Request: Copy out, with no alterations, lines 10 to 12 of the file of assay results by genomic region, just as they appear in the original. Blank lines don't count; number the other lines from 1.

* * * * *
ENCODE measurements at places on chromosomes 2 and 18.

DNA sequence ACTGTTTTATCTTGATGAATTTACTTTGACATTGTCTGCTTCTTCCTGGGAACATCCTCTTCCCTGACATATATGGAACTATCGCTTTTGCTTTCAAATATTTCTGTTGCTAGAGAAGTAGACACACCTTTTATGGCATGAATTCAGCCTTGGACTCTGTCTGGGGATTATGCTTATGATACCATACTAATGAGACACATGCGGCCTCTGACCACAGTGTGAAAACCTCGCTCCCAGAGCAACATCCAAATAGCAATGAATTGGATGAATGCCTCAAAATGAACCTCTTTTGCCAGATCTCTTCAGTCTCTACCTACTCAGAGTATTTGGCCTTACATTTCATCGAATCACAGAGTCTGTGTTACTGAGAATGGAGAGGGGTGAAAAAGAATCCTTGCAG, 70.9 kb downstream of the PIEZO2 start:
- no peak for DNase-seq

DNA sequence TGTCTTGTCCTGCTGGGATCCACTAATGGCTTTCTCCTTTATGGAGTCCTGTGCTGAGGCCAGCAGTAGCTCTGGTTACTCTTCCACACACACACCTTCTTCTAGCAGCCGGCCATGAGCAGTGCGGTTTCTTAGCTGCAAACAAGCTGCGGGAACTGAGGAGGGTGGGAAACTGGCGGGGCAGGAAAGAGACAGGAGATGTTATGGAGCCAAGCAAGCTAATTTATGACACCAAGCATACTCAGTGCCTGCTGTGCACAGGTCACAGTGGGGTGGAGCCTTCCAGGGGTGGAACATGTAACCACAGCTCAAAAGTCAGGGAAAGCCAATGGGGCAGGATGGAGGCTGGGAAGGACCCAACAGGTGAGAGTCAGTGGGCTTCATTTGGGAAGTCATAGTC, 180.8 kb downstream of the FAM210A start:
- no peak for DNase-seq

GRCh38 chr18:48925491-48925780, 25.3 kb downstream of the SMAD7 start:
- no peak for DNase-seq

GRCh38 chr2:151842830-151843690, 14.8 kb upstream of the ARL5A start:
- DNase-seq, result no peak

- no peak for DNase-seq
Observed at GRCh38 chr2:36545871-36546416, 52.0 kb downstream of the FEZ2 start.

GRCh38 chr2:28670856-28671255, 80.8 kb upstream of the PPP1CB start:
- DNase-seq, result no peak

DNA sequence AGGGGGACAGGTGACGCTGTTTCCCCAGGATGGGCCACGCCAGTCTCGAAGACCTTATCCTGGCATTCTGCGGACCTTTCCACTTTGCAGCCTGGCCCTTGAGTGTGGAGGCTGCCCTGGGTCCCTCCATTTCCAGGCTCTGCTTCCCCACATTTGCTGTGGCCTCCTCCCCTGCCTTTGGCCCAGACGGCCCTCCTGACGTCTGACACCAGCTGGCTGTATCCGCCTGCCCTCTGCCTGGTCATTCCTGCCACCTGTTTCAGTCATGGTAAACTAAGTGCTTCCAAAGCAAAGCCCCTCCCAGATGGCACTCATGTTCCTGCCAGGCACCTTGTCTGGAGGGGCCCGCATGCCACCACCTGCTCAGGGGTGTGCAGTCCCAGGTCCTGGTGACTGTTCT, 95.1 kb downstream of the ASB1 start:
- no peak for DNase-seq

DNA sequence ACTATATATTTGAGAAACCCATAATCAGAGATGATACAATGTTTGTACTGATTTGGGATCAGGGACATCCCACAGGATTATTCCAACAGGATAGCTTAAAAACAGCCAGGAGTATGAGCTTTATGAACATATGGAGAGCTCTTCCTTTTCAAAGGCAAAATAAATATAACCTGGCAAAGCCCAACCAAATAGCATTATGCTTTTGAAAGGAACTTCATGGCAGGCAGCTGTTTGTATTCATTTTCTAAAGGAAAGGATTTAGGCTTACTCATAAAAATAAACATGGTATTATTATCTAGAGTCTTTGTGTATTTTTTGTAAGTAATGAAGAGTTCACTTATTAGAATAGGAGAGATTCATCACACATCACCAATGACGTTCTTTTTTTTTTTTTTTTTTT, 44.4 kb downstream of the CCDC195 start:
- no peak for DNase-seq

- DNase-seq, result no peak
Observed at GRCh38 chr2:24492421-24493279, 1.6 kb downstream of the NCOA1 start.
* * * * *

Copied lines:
- no peak for DNase-seq
Observed at GRCh38 chr2:36545871-36546416, 52.0 kb downstream of the FEZ2 start.

GRCh38 chr2:28670856-28671255, 80.8 kb upstream of the PPP1CB start: